“What is it, darling?” said the elderly man behind the shopping trolley to his wife who was hovering about like a large orange wasp searching for something to sting.
“It’ll take ages to get through,” she said, “and we’ve got to drop these off at Florrie Morgan’s and then pick up the grandchildren by 2 o’clock. Look, that man ahead of you has two trolleys of goods.”
“Yes, but they’re all soft drink, darling.”
“Goodness me,” said his wife. “All that sugar. He’s lucky to have any teeth left. Let’s use the self check out.”
“Can’t, love, there’s too much in our trolley.”
“Yes we can, let’s go,” she said, and tugged at the trolley.
“It’ll be okay,” said Dennis, tugging his way, “the queue is moving fast.”
“Holy mother of god,” said his wife, and made the sign of the cross on her bosom. She strode over to the trolley bay and yanked another trolley out.
“What are you doing?” said Dennis.
“I’m taking half this stuff to self check out and we’ll see who’s fastest.”
“Faster,” said Dennis.
“Faster, not fastest.”
“Pedant.” She frantically threw half the contents of the trolley into her empty one, then surged off towards the self check out. As she did so the man in front of Dennis moved forward, gave one bottle of soft drink to the cashier and said, “There’s eight cases total.” The cashier rang them up, the man paid and the cashier said, “Next.”
Dennis waited outside the self check out section while his wife emerged in an angry funk. “Four times I had to call the service girl, I don’t know what that machine was doing. They really should make sure those things work properly. Did you have the mustard?”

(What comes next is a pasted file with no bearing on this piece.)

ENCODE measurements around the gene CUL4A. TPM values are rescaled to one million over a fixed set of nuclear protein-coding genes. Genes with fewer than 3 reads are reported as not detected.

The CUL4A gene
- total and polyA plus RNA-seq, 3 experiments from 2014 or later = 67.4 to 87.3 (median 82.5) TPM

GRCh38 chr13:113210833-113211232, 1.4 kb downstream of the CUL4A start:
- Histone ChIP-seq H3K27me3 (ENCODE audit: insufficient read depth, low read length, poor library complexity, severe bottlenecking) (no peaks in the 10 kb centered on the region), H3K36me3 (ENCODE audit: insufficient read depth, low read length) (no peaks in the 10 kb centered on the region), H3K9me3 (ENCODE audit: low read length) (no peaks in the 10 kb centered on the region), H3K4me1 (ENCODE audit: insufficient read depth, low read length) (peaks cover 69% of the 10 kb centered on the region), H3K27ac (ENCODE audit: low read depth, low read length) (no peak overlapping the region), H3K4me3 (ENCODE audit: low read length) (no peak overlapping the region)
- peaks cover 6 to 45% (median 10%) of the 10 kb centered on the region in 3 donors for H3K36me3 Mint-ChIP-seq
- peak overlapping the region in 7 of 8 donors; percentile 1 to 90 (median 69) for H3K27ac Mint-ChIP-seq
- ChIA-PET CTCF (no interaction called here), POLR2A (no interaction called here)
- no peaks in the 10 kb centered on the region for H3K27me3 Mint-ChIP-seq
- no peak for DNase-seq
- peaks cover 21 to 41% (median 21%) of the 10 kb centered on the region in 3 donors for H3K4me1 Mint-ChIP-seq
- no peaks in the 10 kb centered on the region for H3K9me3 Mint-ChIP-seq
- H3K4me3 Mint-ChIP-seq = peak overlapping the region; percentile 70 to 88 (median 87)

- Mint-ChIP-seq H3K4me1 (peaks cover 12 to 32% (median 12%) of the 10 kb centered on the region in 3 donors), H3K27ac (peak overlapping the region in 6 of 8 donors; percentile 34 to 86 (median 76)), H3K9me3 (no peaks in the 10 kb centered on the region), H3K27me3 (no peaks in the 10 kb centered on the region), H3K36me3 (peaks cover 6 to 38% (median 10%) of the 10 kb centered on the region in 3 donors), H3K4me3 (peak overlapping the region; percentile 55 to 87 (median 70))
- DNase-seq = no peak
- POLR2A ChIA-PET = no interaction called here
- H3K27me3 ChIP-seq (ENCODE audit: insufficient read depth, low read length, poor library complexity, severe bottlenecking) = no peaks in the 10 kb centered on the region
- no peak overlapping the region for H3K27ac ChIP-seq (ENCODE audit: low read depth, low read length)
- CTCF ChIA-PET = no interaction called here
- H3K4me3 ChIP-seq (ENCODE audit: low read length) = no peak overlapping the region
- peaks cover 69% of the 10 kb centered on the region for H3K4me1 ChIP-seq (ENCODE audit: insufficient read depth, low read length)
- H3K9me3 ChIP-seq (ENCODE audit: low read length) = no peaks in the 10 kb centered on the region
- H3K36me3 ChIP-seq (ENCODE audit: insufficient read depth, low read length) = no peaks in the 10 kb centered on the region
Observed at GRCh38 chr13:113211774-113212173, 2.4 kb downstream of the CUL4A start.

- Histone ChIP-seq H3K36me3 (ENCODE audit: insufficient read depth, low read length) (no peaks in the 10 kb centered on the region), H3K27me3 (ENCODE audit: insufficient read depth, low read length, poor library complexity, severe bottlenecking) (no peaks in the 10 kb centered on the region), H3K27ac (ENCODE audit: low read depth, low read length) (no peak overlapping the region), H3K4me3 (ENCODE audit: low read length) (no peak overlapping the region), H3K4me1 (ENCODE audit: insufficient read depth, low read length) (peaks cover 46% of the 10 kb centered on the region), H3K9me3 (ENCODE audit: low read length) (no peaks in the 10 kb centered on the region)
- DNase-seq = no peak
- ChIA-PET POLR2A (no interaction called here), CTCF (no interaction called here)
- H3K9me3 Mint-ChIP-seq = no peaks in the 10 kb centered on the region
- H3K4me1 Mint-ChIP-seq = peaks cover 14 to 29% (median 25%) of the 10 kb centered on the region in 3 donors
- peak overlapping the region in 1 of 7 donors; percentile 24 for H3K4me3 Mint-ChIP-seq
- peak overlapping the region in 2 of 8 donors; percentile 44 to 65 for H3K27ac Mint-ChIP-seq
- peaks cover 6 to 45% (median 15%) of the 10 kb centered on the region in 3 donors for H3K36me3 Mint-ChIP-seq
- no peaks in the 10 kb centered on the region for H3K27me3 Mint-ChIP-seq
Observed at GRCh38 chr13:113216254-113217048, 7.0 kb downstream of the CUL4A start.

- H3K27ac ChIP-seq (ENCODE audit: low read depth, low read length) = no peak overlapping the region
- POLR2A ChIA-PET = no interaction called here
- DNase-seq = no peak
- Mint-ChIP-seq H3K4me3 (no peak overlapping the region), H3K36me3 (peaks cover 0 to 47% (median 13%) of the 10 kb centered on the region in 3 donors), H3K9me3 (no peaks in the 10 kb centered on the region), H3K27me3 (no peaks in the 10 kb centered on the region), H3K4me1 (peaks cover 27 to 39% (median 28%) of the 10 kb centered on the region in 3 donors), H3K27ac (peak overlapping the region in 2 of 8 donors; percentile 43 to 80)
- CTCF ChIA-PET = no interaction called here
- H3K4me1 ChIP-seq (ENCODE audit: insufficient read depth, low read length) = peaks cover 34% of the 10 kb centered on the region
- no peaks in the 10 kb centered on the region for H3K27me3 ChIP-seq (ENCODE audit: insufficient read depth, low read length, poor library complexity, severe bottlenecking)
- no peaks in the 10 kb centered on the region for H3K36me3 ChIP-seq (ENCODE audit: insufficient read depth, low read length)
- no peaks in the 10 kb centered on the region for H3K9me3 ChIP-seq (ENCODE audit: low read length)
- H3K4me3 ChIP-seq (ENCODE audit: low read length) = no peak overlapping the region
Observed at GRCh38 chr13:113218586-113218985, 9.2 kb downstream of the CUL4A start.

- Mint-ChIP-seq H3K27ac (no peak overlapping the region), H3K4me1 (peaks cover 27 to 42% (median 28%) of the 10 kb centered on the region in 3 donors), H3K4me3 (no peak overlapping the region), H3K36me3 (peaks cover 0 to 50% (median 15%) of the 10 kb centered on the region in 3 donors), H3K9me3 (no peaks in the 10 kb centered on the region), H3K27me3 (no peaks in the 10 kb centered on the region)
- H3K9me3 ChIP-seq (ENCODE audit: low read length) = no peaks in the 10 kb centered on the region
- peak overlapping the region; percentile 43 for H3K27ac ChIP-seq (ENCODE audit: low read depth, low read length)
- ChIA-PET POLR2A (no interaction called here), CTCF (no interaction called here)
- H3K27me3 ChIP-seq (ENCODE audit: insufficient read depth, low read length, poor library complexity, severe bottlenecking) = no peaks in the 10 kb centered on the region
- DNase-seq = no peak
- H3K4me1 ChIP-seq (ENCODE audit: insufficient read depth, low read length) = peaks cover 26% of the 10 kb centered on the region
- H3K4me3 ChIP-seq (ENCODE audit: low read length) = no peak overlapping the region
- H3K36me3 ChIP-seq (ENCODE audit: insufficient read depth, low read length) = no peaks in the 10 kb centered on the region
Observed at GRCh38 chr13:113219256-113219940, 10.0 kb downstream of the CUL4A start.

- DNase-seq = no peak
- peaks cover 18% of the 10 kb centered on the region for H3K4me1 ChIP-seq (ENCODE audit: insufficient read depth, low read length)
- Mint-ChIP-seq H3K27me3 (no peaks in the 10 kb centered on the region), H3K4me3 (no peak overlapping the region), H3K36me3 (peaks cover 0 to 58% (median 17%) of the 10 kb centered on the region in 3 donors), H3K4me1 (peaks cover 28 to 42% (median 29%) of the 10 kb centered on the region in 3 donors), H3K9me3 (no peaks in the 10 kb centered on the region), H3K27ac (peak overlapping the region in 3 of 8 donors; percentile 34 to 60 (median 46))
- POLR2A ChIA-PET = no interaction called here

“Dijon and whole grain.”
“Good, let’s get to the car,” she said and sped off towards the car park. “Do hurry up, Dennis.”
The bags packed, the doors closed, Dennis started the engine.
“Where are we off to?” he said.
“Well I don’t know,” said his wife. “I thought you knew how to get there.”
Dennis pressed the navigation system and entered the address. He said,
“We can either turn left and go via the coast, or turn right and go the inland route. It says inland is five minutes quicker.”
“But the coast is much nicer.”
“I thought we were in a hurry,” said Dennis.
“The main streets will be full of traffic, and traffic lights, they always slow you down.”
“It does say five minutes quicker,” said Dennis.
“Oh what would a machine know, Dennis,” she said. “It’s just as bad as the one in the supermarket. Take the coast road.”
Dennis grinned. “You don’t want to split the car and see who gets there first?”
“You mean firster,” said his wife and clicked her seat belt shut. Her eyes sparkled.
“Firstest,” he said, and steered to the exit.
He paused to let a car go by and then turned left.